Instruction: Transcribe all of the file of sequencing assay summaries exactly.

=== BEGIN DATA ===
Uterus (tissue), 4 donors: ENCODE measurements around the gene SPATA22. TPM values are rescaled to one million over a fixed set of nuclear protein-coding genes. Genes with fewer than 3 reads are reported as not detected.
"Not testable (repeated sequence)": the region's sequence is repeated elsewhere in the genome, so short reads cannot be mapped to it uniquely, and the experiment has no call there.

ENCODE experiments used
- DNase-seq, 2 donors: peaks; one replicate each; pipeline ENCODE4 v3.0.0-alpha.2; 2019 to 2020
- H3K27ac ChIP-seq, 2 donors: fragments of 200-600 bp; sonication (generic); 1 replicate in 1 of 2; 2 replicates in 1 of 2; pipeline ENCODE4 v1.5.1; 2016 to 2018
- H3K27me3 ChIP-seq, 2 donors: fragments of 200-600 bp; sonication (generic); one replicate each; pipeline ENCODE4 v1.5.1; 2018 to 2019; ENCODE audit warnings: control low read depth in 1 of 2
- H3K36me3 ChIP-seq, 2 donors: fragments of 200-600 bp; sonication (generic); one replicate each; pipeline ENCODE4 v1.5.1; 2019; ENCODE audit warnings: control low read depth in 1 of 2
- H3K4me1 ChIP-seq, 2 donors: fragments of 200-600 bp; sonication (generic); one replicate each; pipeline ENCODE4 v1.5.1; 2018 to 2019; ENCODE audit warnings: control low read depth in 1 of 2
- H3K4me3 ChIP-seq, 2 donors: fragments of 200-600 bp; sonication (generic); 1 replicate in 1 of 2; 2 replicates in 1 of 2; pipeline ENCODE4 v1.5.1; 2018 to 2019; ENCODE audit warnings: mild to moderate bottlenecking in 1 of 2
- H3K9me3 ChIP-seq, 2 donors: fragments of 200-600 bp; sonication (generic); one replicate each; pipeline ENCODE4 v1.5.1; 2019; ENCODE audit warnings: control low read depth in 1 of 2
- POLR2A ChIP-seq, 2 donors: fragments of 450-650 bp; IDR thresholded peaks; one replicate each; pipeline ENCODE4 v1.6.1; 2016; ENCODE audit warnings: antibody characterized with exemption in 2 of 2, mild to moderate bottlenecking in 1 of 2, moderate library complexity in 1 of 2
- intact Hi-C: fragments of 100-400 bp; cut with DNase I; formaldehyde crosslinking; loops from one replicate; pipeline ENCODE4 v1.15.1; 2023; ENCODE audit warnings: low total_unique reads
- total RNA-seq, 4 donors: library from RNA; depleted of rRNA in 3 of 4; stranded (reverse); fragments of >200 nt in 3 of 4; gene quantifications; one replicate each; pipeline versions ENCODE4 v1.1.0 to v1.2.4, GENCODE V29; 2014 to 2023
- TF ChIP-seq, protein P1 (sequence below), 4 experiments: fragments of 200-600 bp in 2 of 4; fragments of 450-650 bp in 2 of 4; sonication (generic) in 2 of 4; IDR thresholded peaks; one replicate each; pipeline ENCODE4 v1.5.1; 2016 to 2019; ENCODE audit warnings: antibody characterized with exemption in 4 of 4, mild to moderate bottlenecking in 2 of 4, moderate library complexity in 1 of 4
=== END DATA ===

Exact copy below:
Uterus (tissue), 4 donors: ENCODE measurements around the gene SPATA22. TPM values are rescaled to one million over a fixed set of nuclear protein-coding genes. Genes with fewer than 3 reads are reported as not detected.
"Not testable (repeated sequence)": the region's sequence is repeated elsewhere in the genome, so short reads cannot be mapped to it uniquely, and the experiment has no call there.

ENCODE experiments used
- DNase-seq, 2 donors: peaks; one replicate each; pipeline ENCODE4 v3.0.0-alpha.2; 2019 to 2020
- H3K27ac ChIP-seq, 2 donors: fragments of 200-600 bp; sonication (generic); 1 replicate in 1 of 2; 2 replicates in 1 of 2; pipeline ENCODE4 v1.5.1; 2016 to 2018
- H3K27me3 ChIP-seq, 2 donors: fragments of 200-600 bp; sonication (generic); one replicate each; pipeline ENCODE4 v1.5.1; 2018 to 2019; ENCODE audit warnings: control low read depth in 1 of 2
- H3K36me3 ChIP-seq, 2 donors: fragments of 200-600 bp; sonication (generic); one replicate each; pipeline ENCODE4 v1.5.1; 2019; ENCODE audit warnings: control low read depth in 1 of 2
- H3K4me1 ChIP-seq, 2 donors: fragments of 200-600 bp; sonication (generic); one replicate each; pipeline ENCODE4 v1.5.1; 2018 to 2019; ENCODE audit warnings: control low read depth in 1 of 2
- H3K4me3 ChIP-seq, 2 donors: fragments of 200-600 bp; sonication (generic); 1 replicate in 1 of 2; 2 replicates in 1 of 2; pipeline ENCODE4 v1.5.1; 2018 to 2019; ENCODE audit warnings: mild to moderate bottlenecking in 1 of 2
- H3K9me3 ChIP-seq, 2 donors: fragments of 200-600 bp; sonication (generic); one replicate each; pipeline ENCODE4 v1.5.1; 2019; ENCODE audit warnings: control low read depth in 1 of 2
- POLR2A ChIP-seq, 2 donors: fragments of 450-650 bp; IDR thresholded peaks; one replicate each; pipeline ENCODE4 v1.6.1; 2016; ENCODE audit warnings: antibody characterized with exemption in 2 of 2, mild to moderate bottlenecking in 1 of 2, moderate library complexity in 1 of 2
- intact Hi-C: fragments of 100-400 bp; cut with DNase I; formaldehyde crosslinking; loops from one replicate; pipeline ENCODE4 v1.15.1; 2023; ENCODE audit warnings: low total_unique reads
- total RNA-seq, 4 donors: library from RNA; depleted of rRNA in 3 of 4; stranded (reverse); fragments of >200 nt in 3 of 4; gene quantifications; one replicate each; pipeline versions ENCODE4 v1.1.0 to v1.2.4, GENCODE V29; 2014 to 2023
- TF ChIP-seq, protein P1 (sequence below), 4 experiments: fragments of 200-600 bp in 2 of 4; fragments of 450-650 bp in 2 of 4; sonication (generic) in 2 of 4; IDR thresholded peaks; one replicate each; pipeline ENCODE4 v1.5.1; 2016 to 2019; ENCODE audit warnings: antibody characterized with exemption in 4 of 4, mild to moderate bottlenecking in 2 of 4, moderate library complexity in 1 of 4